.opt files

Ralph Becket rwab1 at cam.sri.com
Mon Nov 10 22:39:22 AEDT 1997

The same friend who has asked me to give a presentation on why systems
people should be interested in Mercury has also thrown down the
gauntlet: the bet is that a Mercury implementation of the SPECINT
129.compress algorithm (LZW using double hashing) will not run more
than six times slower that the C implementation; the wager is for
about ten pints of beer or a couple of good nights down the pub.
A stake worth playing for.  [Just for the record, my friend would like
to lose this bet, but is highly skeptical about the efficiency of
declarative languages...]

I've had a look at the C source and the heart of the algorithm is a
fairly tightly coded pair of nested loops, the outer one calculating
the first hash and the inner one probing on the second hash.  Both are
generated by some fairly straightforward bit twiddling.  The hash
table itself is represented as a pair of 69,001 element arrays of long

Clearly Mercury's mutable array library (array.m) is what is called
for here.  Looking at array.opt (which I presume is basically for
inlining optimisations) I see that various procedures including
array__lookup/3 exist there, but not array__set/4.  While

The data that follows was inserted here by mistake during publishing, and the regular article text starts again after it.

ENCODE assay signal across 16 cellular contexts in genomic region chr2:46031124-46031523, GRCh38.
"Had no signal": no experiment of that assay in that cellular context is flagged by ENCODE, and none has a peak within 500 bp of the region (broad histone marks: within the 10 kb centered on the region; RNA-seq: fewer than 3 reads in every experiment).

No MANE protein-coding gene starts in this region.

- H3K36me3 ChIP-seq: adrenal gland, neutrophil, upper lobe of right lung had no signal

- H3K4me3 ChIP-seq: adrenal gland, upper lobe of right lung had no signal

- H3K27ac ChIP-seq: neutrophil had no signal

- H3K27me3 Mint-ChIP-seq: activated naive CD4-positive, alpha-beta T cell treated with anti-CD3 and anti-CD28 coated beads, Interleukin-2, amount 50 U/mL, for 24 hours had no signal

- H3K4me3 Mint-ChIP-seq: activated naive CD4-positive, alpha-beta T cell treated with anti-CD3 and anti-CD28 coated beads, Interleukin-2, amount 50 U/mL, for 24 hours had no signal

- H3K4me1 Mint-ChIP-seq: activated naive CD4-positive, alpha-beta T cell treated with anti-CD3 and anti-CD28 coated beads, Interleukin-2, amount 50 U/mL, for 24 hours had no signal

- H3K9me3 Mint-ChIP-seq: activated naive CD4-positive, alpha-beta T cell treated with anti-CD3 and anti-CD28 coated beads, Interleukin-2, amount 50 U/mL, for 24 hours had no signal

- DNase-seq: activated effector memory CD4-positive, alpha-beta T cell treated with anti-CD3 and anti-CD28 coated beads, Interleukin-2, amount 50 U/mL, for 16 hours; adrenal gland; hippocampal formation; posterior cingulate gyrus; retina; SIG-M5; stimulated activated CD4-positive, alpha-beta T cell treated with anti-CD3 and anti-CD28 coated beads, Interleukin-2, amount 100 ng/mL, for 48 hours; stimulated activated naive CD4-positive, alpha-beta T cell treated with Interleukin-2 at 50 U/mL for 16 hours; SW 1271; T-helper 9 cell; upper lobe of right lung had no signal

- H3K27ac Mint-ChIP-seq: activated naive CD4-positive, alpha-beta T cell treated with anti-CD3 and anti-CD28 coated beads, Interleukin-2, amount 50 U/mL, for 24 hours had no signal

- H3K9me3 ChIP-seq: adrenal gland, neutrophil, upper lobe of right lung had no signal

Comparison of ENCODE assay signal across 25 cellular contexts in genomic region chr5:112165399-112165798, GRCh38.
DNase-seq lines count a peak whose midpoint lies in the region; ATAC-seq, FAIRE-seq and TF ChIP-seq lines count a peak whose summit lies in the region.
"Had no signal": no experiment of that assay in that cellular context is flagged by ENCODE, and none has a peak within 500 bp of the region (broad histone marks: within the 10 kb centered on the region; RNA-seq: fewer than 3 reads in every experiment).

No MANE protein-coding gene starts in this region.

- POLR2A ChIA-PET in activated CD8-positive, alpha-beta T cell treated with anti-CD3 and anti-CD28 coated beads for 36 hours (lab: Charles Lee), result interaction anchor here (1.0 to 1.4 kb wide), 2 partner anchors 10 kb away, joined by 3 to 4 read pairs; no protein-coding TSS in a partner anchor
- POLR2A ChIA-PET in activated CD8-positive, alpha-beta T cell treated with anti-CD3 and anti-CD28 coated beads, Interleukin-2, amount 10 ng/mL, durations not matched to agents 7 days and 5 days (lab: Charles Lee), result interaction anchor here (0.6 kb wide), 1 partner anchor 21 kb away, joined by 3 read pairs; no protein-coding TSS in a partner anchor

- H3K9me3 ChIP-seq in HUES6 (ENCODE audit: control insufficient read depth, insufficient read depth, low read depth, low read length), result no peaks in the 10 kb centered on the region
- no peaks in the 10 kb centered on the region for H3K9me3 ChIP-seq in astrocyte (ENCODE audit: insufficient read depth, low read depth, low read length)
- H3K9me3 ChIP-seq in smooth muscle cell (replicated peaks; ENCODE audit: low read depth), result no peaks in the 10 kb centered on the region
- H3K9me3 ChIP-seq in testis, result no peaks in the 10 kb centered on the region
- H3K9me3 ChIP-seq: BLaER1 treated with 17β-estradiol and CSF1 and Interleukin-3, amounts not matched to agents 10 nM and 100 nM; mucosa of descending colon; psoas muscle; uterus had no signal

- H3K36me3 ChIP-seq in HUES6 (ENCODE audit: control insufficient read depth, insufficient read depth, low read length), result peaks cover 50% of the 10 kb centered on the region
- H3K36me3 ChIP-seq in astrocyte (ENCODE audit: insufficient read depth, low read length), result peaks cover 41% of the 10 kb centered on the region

array__lookup/3 will be much more heavily used in the Mercury
implementation of 129.compress, having array__set/4 inlined would also
be a big help.

My first question is, what crietera are used to decide which
procedures end up in the .opt file?  In the case of array__set/4, the
C code is almost identical to that of array__lookup/3.  If both were
in the .opt file, a procedure doing nothing more than array lookup's
and set's stands a good chance of having the indirections through the
array structure to get at the size and elements members moved outside
the inner loops.  Without it, I doubt that the compiler could do this
in all safety since it has no idea what array__set/4 is going to do
the the array structure.

My second question is, if the compiler could be encouraged to include
array__set/4 in the .opt file, is gcc smart enough to elide the
out-of-range tests (it can be deduced from the code, by a human at any
rate, that this error cannot occur)?



Ralph Becket  |  rwab1 at cam.sri.com  |  http://www.cam.sri.com/people/becket.html

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